Book Reviews : extract of "The Morning Calm", Journal of The British Korean Veterans Association Number 39 - October 1998
Reported by LC_R : Member of the BKVA South London Branch, and ex National Councils Member(Navy) of the ANAFF ONU-RC, the French Korean War Veterans National Ass. - e-mail: email@example.com
WITH THE BRITISH CARRIERS IN KOREA ...
Sea and War in East Asia 1950 - 1953
by Lieutenant Commander John R.P. Lansdown -
Crécy Publishing Ltd 1997 - ISBN 0 947554 64 5
(Résumé d'après Brian Catchpole, additions Léon Rochotte)
This is a comprehensive treatment of a neglected subject, long overdue, that charts in detail the sea and air operations of the British and Commonwealth navies (the French contribution was the FMS La Grandière, integrated in the Fourth Frigate Squadron Commonwealth, Task Force 90) and the Royal Fleet Air Arm in Korean waters 1950 - 1953.
The technique highlights the problems and achievements of the four British carriers (Triumph, Theseus, Glory* and Ocean) and the Australian carrier Sydney, that operated consecutively off the coasts of Korea. Triumph, for example, was the solitary Far East carrier in June 1950 and her obsolete Seafire 47s and Firefly 1s (800 and 827 squadrons) helped to cover the retreat into the Pusan Perimeter and the later Inchon landings. Theseus began patrol in October and her Seafuries and Firefly 5s (807 and 810 squadrons) provided Armed Reconnaissance (AR) , Close Air Support (CAS) and close interdiction sorties throughout the 'Mobile War' until 23 April 1951.
The author stresses the fact that during the entire war there was no challenge to UN sea power**. This, he argues, was the 'absolute determinant' of the way the war was fought. The UN navies were able to carry out a wide range of operations, providing their own strike and Combat Air Patrol (CAP) cover. Consequently, the Korean war provided a classic example of the versatility and nature of sea power.
During 1951-1953 Glory, Sydney and Ocean embarked no less than nine Fleet Air Arm Squadrons for patrols in which there were no full for the ship's companies, just solid unabating action for nine days and nine nights. The daily round of landing-on and take-offs, the reloading, the checking and general maintenance was wearing for everybody; and even when the carrier returned to harbour the demands on personnel were equally high. For the pilots and aircrews, operating off heaving decks or navigating through radiation fog that turned into stratus over the target, the hazards and levels of concentration were even more demanding. One of Ocean's claims to fame was the destruction of of a Mig-15 jet at the hands of Lieutenant Carmichael's Flight of four Sea Furies (802 squadron) on 9 August 1952. This was the first time that piston engined aircraft had shot down a MiG-15 and Lieutenant 'Hoagy' Carmichael received a DSC.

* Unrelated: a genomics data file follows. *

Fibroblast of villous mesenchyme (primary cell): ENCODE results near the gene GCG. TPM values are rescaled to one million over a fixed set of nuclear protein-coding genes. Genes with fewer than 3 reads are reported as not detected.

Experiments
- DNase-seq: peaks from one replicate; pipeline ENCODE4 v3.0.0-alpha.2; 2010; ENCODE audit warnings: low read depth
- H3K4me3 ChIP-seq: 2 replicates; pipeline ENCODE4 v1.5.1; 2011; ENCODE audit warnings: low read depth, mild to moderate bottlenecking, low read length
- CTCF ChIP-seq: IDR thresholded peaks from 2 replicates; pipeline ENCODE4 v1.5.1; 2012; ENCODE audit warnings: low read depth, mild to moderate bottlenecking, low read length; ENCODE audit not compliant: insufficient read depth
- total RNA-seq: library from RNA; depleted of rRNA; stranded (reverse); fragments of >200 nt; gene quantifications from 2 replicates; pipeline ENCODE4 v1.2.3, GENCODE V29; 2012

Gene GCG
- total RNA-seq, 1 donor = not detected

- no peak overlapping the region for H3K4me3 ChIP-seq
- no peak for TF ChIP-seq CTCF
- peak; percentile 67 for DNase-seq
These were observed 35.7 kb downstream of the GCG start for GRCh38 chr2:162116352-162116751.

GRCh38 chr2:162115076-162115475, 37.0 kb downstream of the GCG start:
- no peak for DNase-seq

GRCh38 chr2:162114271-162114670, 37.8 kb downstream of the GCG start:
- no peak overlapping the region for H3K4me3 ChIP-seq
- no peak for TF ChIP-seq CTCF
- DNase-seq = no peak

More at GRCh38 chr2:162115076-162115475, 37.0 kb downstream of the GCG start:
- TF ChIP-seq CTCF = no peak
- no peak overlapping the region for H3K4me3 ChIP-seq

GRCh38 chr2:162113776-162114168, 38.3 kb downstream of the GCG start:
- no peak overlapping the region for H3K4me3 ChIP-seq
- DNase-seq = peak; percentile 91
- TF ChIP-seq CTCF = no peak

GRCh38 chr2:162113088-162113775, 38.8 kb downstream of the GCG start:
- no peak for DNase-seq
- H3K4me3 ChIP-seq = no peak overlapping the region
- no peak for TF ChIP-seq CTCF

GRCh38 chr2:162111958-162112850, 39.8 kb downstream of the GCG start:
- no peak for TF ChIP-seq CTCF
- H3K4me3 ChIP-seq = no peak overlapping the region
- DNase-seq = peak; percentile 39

Sydney's experience with the typhoon called 'Ruth' was fortunately not typical. On 14 October 1951, amidst torrential rain, the flydeck crews were subjected to a roll of 22°, a Firefly was washed overboard, the undercarriages of several Furies collapsed and the wind recorder "went off the board and broke".
The author does not neglect the crucial importance of HMS Unicorn, the repair and ferry carrier that brought reserve aircrafts and supplies from the Naval Air Base at Singapore to Japan. She frequently carried spare aircraft to forward areas, provided a spare landing deck for the combat carrier and occasionally engaged ennemy positions with her own 4 inches guns. Unicorn was in the war from the start, bringing the 1st Battalion the Middlesex Regiment 29 August 1950; and she was there at the end, joining Ocean in a final patrol during July 1953.
*) The sistership of Glory was HMS Colossus bought by French Navy and served later as "Arromanches"
**) Except the hair raising threat of russian made mines ... See the article MINE WARFARE KOREA 1950: Invasions of Inchon and Wonsan remembered - French and English supported operations ... by Léon C. Rochotte, French Navy KVet. (Publication: MINEWARNEWS October 1998, NSWC DD COASYAL SYSTEM STATION, Panama City Fa. USA - Editor: Frank Gregory, CSS Coastal Warfare Systems Dept. e-mail: GregoryFC@ncsc.navy.mil ). Also on the web "Inchon and Wonsan invasions Léon Rochotte's page" http://web.meganet.net/kman/nfleon.htm and http:/www.netmarine.net/forces/operatio/coree/mines01.htm in french.
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